Meanwhile, Enbridge's U.S./Canada pipeline moves a step more towards completion: File Image/Pixabay
As expected, Hurricane Ida temporarily closing a huge portion of U.S. oil and refining operations led to slightly higher crude prices on Monday, and although West Texas Intermediate settled above $69 per barrel for the first time in over two weeks, it's still down over 6.5 percent for the month.
John Kilduff, founding partner at Again Capital, explained the relatively mild price rise by stating, "The reaction is mixed because we avoided the worst-case scenario," a reference to widespread fears that Ida could exceed Katrina in destructive power.
Kilduff added, "Supplies are tight, and that could impact prices, especially since we are moving into the peak period for storms, and weather worries are going to persist around the market for the next several weeks."
John Kilduff, founding partner, Again Capital
Supplies are tight, and that could impact prices
About 2.11 million barrels per day (bpd) of refining capacity - about 12 percent of the U.S. total - was was shut at plants along the Mississippi River, and although it's too early to determine how long the facilities will remain closed, Goldman Sachs on Monday said, "We expect a more rapid return of oil production than refining production in the region."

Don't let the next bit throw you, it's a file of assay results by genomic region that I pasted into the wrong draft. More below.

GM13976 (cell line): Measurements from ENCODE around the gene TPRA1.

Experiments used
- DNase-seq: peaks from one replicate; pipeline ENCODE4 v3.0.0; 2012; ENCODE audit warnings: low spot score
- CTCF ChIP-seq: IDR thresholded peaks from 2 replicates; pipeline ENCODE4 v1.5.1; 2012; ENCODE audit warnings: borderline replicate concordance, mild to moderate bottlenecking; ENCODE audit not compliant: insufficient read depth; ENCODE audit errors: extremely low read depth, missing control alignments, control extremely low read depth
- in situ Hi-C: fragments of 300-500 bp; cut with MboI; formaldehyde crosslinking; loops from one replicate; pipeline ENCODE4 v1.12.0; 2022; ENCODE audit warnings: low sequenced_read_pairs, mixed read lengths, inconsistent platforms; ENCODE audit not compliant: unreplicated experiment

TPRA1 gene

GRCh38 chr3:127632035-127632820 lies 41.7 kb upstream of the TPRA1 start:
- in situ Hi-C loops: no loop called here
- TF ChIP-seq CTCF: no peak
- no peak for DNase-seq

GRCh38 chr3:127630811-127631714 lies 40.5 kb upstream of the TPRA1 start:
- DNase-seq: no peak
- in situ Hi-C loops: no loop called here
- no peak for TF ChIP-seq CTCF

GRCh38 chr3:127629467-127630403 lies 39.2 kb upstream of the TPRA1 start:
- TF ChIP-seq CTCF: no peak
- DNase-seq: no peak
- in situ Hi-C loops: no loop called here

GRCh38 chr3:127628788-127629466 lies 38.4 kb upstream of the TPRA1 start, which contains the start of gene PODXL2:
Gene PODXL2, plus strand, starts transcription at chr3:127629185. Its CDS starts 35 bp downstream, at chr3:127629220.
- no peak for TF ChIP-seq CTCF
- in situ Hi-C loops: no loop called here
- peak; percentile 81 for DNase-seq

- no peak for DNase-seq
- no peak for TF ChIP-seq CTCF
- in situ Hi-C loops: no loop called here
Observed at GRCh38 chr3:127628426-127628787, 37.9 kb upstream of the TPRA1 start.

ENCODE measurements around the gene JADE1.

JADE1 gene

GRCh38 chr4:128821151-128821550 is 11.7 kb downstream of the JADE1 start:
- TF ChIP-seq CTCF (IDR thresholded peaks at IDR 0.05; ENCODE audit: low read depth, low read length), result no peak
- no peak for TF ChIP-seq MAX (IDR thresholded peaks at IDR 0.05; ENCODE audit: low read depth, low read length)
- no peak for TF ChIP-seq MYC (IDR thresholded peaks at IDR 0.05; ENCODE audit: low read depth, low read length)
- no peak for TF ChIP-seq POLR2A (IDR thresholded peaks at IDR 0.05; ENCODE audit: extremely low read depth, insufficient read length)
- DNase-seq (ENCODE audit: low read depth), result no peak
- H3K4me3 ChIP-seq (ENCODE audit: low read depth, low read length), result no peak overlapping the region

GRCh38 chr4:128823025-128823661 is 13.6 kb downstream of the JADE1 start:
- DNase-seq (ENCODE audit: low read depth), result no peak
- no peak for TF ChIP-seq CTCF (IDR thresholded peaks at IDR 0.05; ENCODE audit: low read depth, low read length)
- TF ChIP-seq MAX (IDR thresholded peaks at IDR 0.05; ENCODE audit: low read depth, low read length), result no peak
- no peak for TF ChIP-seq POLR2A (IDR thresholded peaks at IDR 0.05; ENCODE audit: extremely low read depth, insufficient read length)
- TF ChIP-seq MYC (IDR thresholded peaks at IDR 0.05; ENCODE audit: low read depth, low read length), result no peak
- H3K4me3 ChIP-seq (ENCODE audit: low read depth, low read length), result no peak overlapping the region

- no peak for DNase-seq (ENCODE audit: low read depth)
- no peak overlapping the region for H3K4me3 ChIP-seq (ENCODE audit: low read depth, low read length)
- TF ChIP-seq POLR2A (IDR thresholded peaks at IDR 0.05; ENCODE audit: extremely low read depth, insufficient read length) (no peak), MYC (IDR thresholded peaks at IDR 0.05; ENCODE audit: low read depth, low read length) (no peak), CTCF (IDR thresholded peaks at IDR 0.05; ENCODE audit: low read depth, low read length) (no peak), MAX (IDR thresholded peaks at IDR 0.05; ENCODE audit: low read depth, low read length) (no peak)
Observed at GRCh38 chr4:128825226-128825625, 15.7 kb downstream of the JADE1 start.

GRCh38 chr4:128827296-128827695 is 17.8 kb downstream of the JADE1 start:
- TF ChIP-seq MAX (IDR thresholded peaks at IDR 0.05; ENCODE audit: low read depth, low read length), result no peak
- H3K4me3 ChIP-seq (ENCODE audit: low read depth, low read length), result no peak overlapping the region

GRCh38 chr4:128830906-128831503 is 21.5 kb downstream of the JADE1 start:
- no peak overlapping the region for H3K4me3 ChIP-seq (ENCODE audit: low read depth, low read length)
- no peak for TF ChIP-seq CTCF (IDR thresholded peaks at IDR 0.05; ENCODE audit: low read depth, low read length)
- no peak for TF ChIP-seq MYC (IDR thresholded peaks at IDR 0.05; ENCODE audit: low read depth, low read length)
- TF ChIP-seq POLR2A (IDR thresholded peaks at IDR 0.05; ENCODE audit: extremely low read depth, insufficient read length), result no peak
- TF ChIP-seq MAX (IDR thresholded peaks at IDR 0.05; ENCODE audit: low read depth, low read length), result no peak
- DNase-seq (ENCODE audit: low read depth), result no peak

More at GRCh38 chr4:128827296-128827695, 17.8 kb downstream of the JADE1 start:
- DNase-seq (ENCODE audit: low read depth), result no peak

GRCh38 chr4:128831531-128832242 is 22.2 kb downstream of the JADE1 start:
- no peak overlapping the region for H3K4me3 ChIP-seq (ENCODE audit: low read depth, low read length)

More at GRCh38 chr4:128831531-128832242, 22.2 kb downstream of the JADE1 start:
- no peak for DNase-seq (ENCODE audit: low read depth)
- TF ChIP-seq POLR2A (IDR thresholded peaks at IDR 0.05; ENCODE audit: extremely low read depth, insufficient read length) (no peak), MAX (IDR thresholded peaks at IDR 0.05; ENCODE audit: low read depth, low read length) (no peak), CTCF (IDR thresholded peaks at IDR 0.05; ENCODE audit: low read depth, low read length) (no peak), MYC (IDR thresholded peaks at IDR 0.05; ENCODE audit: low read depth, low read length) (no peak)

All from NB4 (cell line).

Andy Lipow, president of Lipow Oil Associates, suggested that "For a Category 4, you could be looking at four to six weeks or more of downtime for the refineries."
Meanwhile, Ed Morse, global head of commodities research at Citi, told Bloomberg television that he's bullish on oil for the next 3 months but bearish for 2022 and 2023, citing the likelihood of the U.S. increasing output by 2 million bpd and the chance that it will reach a nuclear agreement with Iran, which might add a further 1.5 million bpd to the global market.
In other oil news on Monday, Petroleos Mexicanos (Pemex) said it has resumed 421,000 bpd in production and brought 125 wells back online following a fire at an offshore platform on August 22.
Also, a Minnesota appeals court on Monday rejected a challenge to a water permit, thus moving Enbridge Inc. one step closer to completing its Line 3 oil pipeline, the first new cross-border oil-sands conduit built between Canada and the U.S. in years.
The 760,000 bpd line will expand Canadian oil sands exports to the U.S. once it goes into operation as early as next month.